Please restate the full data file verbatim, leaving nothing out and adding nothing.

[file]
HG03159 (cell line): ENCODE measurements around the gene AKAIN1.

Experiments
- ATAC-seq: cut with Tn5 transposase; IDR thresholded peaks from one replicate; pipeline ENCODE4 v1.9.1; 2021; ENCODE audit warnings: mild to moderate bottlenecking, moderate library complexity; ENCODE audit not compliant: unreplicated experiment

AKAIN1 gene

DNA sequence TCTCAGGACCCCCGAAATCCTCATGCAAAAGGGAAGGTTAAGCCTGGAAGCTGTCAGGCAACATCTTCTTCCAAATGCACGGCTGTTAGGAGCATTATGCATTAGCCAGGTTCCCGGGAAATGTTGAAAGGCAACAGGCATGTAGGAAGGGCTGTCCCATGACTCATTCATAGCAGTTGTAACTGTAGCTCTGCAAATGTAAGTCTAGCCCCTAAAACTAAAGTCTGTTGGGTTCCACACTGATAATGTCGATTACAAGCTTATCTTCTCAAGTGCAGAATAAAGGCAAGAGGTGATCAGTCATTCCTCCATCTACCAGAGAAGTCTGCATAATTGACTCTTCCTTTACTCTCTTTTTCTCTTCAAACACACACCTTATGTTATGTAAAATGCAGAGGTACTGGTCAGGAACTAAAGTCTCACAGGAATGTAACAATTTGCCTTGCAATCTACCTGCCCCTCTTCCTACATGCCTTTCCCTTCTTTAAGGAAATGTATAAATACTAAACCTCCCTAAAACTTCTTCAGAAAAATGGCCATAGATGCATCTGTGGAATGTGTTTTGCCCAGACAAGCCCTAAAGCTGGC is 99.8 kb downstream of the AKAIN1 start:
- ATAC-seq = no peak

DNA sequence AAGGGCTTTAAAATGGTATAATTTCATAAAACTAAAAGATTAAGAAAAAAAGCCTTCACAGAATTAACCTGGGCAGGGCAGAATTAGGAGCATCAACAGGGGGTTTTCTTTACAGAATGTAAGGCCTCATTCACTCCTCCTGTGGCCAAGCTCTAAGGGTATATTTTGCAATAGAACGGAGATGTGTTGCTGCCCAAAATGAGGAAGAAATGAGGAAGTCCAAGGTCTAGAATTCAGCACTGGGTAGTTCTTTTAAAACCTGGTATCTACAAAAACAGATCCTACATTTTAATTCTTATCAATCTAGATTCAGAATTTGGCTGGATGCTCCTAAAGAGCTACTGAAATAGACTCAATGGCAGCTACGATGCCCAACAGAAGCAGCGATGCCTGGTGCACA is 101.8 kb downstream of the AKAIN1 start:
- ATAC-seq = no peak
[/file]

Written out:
HG03159 (cell line): ENCODE measurements around the gene AKAIN1.

Experiments
- ATAC-seq: cut with Tn5 transposase; IDR thresholded peaks from one replicate; pipeline ENCODE4 v1.9.1; 2021; ENCODE audit warnings: mild to moderate bottlenecking, moderate library complexity; ENCODE audit not compliant: unreplicated experiment

AKAIN1 gene

DNA sequence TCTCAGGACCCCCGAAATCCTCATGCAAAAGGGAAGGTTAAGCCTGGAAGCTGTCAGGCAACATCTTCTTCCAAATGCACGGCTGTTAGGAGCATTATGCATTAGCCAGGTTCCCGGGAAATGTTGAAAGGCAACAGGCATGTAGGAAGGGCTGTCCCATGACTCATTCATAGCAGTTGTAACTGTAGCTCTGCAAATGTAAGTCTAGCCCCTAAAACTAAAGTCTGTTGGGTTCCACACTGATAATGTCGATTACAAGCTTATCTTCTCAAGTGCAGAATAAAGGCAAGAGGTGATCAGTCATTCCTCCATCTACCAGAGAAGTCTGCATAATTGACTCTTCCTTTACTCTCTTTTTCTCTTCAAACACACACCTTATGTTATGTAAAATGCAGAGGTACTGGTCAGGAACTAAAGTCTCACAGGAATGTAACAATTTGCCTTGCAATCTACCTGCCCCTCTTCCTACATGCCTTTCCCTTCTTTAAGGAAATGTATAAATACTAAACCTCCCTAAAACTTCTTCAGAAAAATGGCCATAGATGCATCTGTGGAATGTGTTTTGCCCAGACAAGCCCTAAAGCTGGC is 99.8 kb downstream of the AKAIN1 start:
- ATAC-seq = no peak

DNA sequence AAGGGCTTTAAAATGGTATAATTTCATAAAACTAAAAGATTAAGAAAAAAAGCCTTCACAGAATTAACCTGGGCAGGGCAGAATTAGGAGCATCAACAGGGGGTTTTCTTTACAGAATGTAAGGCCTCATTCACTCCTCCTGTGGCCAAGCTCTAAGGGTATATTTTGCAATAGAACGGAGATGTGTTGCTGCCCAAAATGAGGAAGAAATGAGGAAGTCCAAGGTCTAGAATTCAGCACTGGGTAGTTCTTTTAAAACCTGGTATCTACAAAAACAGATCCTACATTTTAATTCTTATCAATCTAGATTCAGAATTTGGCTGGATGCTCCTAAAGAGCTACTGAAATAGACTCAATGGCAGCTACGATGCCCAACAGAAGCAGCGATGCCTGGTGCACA is 101.8 kb downstream of the AKAIN1 start:
- ATAC-seq = no peak